What is an Offer in Compromise? Can It Help Me Avoid Bankruptcy?

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Posted by: John O'Connor

What is an Offer in Compromise?

Tax settlement firms love to advertise the offer in compromise, a method for resolving IRS back taxes that theoretically involves payment of a small portion of the outstanding tax bill owed and forgiveness of the rest. Tax settlement firms love to imply that the IRS will simply forgive the majority of your back taxes once they get involved. Oh, if only this were true! Although it’s not impossible to get an offer in compromise approved, there are some big hurdles for taxpayers in the quest for tax debt relief.

Offers in Compromise are Rarely Approved

Tax Masters was accused of fraud and deception for false advertising, in large part because the company claims to be able to settle tax debt for pennies on the dollar when in most cases this isn’t possible. Similarly, TV’s “Tax Lady”, Roni Deutch, found herself in hot water after misrepresenting the abilities of her law firm to hundreds of customers. Nevertheless, most promises of tax settlement, whether fraudulent or not, refer to offers in compromise. How likely is is that your offer to the IRS will actually be approved? Unfortunately, the majority of offers in compromise are turned down. In most years, less than 20% of settlement offers are accepted by the IRS.

Eligibility

As a threshold matter, you’ll need to prove to the IRS that you’re eligible for an offer in compromise. In order to do this, you’ll have to demonstrate that there is serious doubt that your tax bill will EVER be paid. That’s right, the IRS only accepts offers in compromise when it’s become readily apparent that the taxpayer simply can’t pay the full balance owed. All assets must be disclosed to the IRS as part of the process, if you fail to disclose assets and the IRS later finds out about it, you risk revocation of a successful offer. The bottom line is this: if you have resources you’ll likely have to pay the full balance of your back taxes in installments (with late penalties and interest) or the government will levy your property by garnishing wages or repossessing a car. Think of it as a matter of public policy. If it were easy to escape a tax bill, people wouldn’t pay taxes and the IRS certainly doesn’t want to incentivize people to skip out on their “civic duty.” Death and taxes, death and taxes, remember?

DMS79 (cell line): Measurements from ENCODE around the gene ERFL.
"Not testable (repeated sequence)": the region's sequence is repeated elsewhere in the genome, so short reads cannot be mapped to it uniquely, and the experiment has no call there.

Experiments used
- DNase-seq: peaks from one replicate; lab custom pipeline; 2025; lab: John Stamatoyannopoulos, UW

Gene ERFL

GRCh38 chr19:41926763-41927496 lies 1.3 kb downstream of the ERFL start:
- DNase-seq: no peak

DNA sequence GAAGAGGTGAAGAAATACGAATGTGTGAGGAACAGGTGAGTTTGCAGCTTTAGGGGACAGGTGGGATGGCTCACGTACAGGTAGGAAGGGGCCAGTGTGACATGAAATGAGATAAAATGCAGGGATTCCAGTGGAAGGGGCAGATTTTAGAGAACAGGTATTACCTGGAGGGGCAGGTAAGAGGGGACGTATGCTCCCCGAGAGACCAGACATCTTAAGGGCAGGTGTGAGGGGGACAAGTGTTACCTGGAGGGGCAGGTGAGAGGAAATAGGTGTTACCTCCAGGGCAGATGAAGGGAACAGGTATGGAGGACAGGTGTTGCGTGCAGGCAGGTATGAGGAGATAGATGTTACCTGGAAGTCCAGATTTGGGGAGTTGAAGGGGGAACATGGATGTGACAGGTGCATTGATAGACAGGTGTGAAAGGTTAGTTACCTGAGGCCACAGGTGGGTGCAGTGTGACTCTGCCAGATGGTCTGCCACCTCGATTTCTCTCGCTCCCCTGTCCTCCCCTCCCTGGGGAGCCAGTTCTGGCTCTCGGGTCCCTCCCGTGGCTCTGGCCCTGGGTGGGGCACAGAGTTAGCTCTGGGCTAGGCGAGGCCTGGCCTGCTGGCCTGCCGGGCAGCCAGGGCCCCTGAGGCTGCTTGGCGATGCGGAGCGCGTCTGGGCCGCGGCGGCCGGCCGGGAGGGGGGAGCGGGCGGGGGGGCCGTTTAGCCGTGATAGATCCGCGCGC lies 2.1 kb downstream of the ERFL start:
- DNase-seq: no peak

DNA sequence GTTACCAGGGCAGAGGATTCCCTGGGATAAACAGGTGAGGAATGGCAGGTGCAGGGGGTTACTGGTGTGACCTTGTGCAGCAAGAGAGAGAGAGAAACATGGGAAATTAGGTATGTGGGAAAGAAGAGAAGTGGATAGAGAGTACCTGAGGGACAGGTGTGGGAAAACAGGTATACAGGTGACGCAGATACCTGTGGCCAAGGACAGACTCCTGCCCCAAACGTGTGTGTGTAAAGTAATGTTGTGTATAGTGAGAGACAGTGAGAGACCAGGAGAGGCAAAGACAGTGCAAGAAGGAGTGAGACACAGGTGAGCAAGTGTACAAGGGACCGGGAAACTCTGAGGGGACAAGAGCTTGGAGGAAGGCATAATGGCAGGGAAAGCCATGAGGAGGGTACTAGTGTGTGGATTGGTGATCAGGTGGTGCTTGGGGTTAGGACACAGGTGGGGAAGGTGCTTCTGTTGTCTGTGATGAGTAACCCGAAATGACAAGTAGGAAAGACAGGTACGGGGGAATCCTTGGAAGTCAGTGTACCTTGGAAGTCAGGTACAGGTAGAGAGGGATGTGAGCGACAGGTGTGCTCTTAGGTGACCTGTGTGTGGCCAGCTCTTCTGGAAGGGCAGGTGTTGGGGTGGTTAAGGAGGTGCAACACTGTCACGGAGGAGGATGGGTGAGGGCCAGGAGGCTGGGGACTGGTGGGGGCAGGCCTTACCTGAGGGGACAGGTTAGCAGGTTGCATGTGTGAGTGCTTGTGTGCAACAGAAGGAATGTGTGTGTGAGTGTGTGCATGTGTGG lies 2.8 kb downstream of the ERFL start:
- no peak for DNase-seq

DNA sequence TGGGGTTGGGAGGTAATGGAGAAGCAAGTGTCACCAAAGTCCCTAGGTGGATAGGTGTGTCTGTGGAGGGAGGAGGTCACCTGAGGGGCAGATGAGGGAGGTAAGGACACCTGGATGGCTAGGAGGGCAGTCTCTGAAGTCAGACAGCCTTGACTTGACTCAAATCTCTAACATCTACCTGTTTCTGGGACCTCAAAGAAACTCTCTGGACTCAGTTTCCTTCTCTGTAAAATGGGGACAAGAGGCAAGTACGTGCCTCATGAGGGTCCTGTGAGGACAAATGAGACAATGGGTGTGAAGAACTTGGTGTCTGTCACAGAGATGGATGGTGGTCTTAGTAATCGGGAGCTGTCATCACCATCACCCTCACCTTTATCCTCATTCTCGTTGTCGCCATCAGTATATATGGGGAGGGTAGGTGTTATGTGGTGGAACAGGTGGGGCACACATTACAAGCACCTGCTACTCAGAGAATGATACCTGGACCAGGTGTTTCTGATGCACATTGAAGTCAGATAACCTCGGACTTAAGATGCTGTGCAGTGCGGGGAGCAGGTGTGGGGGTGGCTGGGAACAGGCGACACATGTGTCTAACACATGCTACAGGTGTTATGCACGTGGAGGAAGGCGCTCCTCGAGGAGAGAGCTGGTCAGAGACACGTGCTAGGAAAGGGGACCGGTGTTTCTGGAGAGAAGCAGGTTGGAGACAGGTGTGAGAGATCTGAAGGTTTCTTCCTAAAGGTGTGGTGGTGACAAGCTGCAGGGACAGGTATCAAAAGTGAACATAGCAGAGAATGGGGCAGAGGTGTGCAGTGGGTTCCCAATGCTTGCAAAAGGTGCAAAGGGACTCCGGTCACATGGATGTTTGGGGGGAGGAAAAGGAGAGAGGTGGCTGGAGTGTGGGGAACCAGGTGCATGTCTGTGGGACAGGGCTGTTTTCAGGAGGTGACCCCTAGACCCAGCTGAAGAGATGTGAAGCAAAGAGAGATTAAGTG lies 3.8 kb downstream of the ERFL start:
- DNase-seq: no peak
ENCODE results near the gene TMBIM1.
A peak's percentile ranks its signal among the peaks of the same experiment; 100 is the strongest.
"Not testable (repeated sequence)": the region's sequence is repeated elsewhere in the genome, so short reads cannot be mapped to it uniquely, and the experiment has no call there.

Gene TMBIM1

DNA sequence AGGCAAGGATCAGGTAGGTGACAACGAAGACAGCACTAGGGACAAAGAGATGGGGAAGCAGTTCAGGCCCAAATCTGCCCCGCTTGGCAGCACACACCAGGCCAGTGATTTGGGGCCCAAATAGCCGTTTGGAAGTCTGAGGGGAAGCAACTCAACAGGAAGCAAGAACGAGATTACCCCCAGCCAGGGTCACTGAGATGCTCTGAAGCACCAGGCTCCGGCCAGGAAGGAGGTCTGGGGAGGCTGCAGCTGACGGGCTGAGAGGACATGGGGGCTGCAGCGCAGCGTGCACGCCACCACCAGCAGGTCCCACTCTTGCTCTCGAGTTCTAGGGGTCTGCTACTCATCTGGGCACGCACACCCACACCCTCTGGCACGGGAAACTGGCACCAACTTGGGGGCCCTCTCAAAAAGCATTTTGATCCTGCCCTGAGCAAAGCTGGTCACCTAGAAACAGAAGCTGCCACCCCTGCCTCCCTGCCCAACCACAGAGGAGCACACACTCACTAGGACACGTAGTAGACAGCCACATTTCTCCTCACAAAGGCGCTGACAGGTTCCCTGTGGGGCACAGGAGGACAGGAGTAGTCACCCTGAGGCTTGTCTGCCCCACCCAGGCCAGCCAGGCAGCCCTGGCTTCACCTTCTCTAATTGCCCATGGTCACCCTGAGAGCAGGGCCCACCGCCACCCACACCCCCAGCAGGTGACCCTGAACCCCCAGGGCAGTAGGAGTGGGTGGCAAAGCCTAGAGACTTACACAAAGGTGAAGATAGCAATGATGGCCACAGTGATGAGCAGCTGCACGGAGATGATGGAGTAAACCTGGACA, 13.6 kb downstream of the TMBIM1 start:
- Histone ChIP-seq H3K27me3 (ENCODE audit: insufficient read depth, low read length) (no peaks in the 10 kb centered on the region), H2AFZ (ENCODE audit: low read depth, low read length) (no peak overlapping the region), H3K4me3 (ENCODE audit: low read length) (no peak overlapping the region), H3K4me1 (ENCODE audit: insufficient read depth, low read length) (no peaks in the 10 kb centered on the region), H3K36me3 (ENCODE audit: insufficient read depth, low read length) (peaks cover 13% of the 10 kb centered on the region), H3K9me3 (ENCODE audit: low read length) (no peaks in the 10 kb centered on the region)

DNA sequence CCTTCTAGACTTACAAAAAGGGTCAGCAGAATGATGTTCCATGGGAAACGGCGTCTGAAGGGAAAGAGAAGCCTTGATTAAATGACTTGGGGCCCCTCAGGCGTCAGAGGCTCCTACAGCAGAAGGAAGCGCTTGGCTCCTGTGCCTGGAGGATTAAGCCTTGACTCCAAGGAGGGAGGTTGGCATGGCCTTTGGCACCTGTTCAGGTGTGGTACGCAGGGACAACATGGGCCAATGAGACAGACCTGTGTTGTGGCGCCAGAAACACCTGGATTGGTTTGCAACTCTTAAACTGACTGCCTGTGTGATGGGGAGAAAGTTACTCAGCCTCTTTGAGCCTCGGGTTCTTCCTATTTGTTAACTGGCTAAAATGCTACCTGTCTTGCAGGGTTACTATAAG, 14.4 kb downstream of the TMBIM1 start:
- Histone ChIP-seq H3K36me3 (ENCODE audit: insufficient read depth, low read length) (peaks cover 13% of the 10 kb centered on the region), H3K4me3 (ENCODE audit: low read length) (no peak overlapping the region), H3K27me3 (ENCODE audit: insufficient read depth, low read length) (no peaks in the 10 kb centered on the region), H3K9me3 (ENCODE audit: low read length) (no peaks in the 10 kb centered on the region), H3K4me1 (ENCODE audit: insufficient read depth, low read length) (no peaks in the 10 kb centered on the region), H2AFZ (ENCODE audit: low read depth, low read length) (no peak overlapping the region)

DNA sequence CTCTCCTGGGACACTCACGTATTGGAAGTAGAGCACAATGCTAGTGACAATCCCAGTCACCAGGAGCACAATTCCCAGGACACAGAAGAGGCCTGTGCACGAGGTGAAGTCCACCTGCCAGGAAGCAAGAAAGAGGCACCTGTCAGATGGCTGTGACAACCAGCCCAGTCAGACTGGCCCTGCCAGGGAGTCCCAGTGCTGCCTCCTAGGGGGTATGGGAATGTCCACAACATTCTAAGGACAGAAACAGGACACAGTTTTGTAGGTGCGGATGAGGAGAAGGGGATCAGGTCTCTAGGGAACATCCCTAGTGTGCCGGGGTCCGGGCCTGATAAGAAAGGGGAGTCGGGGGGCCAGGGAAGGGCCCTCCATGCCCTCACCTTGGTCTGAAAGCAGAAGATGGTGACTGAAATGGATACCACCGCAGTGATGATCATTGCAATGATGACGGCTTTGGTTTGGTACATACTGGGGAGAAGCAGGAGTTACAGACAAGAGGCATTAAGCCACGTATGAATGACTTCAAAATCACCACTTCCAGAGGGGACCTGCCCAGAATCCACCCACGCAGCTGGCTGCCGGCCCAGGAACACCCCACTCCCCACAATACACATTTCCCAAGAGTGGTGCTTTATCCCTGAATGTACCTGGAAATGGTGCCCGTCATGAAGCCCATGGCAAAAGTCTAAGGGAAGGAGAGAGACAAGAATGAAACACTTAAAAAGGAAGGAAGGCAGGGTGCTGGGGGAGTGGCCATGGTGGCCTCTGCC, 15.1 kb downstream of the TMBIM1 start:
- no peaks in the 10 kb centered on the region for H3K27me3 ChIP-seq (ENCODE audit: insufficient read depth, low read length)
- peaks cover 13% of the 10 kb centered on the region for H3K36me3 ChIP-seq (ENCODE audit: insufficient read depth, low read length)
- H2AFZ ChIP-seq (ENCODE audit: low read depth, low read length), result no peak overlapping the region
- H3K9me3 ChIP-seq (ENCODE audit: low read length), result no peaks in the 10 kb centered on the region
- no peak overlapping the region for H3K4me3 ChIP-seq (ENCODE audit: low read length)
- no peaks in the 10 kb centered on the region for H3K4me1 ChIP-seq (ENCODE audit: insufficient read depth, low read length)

How Much Should You Offer?

If you’re dead set on pursuing an offer in compromise, despite the rather long odds, it is important to be strategic about how much you offer. The amount of the offer must be equal to the present net value of your assets plus the present value of the total sum the IRS could collect under a monthly payment plan. To put it simply, the IRS will evaluate the value of your assets minus any debts that encumber the property as well as your income. If you owe $50,000 in back taxes but make $150,000 per year in annual salary and own a home with significant equity, your offer will be rejected unless it contemplates 100% payment. Taxpayers that have assets in excess of their tax debt will very likely have their offer to the IRS rejected.

Offer in Compromise as a Bankruptcy Alternative

Can an offer in compromise help you avoid bankruptcy? Well, yes, assuming you can get the offer approved and the primary debt problem you face is tax debt. Tax debt is only dischargeable in bankruptcy if it is at least three years old and the following conditions are met:

1. The tax must have been due and owing for a period of more than 3 years (think April 15th of the following tax year, your 2006 taxes are due April 15th of 2007). The taxes that meet this rule would be taxes where the due date is more than three years before the bankruptcy case was filed;

2. The tax return for the tax debt at issue must have been filed more than 2 years before the bankruptcy case was filed;

3. The tax debtat issue has been assessed by the taxing authority for more than 240 days prior to the filing of the bankruptcy case (federal taxes are usually assessed within 6 weeks of the filing of the return, the States vary);

4. The debtor, in filing the return must not have attempted to evade the paying of the tax nor can the return filed by the debtor be a willfully “fraudulent” return. The above is a brief summary of the rules or criteria that must be met before a personal income tax may be discharged in a bankruptcy case.

Assuming the above conditions are satisfied, your back taxes will be dischargeable in bankruptcy. However, if your returns haven’t been filed or the tax debt at issue is not yet three years old, a successful offer in compromise would help avoid bankruptcy and resolve your outstanding tax debts. However, as we’ve seen, the problem is getting the offer in compromise approved.